News Home
Quick Bites
News Archive
News Channel
Special Features
On AirNewsClassical
School Closings
WKSU Support
Funding for WKSU is made possible in part through support from the following businesses and organizations.

Area Agency on Aging 10B, Inc.

Northeast Ohio Medical University

The Holden Arboretum

For more information on how your company or organization can support WKSU, download the WKSU Media Kit.

(WKSU Media Kit PDF icon )

Donate Your Vehicle to WKSU

Programs Schedule Make A Pledge Member BenefitsFAQ/HelpContact Us
Health and Medicine

Canton tries to figure out the role of racism in infant deaths
The city and Ohio launch a three-year effort to study why Ohio's infant mortality rate is among the worst in the nation

Web Editor
M.L. Schultze
Canton Health Commissioner Jim Adams says the study of infant mortality will range from institutional racism to person-to-person support.
Courtesy of Canton Health Department
Download (WKSU Only)
In The Region:

Ohio is now 48th in the nation in infant mortality, 49th when it comes in African-American babies.  And a new national, state and local effort to change that is underway. WKSU’s M.L. Schultze spoke with Canton Health Commissioner Jim Adams about the effort to inventory programs now in place and see where they can go in the next three years.

LISTEN: A Q and A with Jim Adams

Other options:
Windows Media / MP3 Download (4:22)

By city standards, it’s a pretty small investment. By health officials’ measures, it’s potentially huge.

Canton City Council OK’d a $20,000 contract with a national group to work with a local group to figure out why so many babies – especially in Ohio’s urban areas – are dying. The Ohio rate is 7.7 deaths for every 1,000  births. And Jim Adams says there’s a lot of human pain in those numbers.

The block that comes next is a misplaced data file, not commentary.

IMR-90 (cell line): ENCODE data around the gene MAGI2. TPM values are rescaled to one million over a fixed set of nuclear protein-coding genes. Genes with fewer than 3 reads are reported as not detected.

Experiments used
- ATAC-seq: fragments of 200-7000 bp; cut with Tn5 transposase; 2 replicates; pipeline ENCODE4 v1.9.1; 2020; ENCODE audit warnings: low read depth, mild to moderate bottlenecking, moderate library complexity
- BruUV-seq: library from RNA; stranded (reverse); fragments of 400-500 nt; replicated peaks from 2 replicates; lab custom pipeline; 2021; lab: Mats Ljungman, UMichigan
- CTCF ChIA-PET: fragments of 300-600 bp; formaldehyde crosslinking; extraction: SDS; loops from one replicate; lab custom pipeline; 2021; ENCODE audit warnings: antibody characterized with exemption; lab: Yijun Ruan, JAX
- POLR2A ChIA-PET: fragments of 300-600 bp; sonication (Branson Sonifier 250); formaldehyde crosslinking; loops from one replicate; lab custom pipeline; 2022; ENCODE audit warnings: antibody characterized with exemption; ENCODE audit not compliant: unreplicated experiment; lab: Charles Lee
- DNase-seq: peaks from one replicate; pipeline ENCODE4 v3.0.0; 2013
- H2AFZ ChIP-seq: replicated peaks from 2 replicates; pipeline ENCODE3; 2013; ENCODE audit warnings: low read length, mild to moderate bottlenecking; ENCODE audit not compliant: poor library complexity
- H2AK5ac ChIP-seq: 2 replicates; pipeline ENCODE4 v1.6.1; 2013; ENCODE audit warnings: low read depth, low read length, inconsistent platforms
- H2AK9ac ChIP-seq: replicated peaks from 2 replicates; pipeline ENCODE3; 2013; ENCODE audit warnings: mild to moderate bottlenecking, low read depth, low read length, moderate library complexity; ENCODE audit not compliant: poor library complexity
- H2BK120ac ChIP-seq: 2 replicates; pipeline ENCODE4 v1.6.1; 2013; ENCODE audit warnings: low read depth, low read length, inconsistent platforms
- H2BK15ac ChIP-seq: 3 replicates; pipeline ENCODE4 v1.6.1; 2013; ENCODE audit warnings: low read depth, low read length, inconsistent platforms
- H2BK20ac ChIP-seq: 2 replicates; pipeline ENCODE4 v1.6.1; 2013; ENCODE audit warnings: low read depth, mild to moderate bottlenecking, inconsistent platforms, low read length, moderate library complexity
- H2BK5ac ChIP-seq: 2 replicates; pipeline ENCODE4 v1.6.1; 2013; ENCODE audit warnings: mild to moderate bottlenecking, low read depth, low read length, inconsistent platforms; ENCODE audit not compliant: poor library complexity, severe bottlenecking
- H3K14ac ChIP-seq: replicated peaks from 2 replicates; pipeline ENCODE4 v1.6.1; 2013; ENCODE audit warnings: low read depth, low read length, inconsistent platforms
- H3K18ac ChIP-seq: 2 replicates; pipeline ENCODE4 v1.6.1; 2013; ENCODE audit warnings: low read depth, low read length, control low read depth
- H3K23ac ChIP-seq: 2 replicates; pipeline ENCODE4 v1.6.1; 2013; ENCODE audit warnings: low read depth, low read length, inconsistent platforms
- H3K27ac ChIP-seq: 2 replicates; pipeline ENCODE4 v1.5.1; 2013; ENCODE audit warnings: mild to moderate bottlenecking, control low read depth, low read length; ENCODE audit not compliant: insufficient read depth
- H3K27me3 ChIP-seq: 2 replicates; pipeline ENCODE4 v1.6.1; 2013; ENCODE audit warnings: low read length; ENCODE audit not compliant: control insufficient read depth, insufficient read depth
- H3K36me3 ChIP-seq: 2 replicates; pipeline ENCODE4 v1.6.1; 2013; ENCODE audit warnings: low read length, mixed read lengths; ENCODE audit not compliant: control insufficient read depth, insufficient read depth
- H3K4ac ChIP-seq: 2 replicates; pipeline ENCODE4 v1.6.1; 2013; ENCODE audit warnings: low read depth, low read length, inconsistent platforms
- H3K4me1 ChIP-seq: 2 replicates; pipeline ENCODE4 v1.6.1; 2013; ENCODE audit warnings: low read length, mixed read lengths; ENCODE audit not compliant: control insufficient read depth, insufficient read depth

The really sad part about the rates is that while, generally national rates are improving, in Ohio that trend is actually getting worse. … But the real tragedy of the story is the disparity of birth outcomes between white children and African-American children. In Stark County, African-American babies are dying at a rate almost three times more often than white babies.”

Big issues and closer to home
He says the reasons may include the obvious: poverty, education, health care. But the focus of the project is to dig deeper to potential root causes within the Stark community.

“There are some suggestions that unless a community really examines the role that racism plays in their community in setting up these biases that we’re never really going to improve these rates.”

Adams acknowledges that three years in a health study is not very long. But three years in a mother and child’s life is huge. So the community is trying to address short-term, as well as long-term solutions.

“We’re going to be challenged to look at things like poverty, jobs, economics. … But we’re going to have to start doing something (before the end of the study) if we’re going to make some long-term, lasting improvement in the community.”

That includes supporting projects such as “centering pregnancy,” in which a group of women schedule their prenatal visits together and will likely continue their informal support group after their children are born.

The state of Ohio has set up the Ohio Equity Institute to work with nine urban areas to reduce infant mortality. The contract Canton council approved with the National Organization for Urban Maternal and Child Health Leaders, which will provide training and consultation  for the project.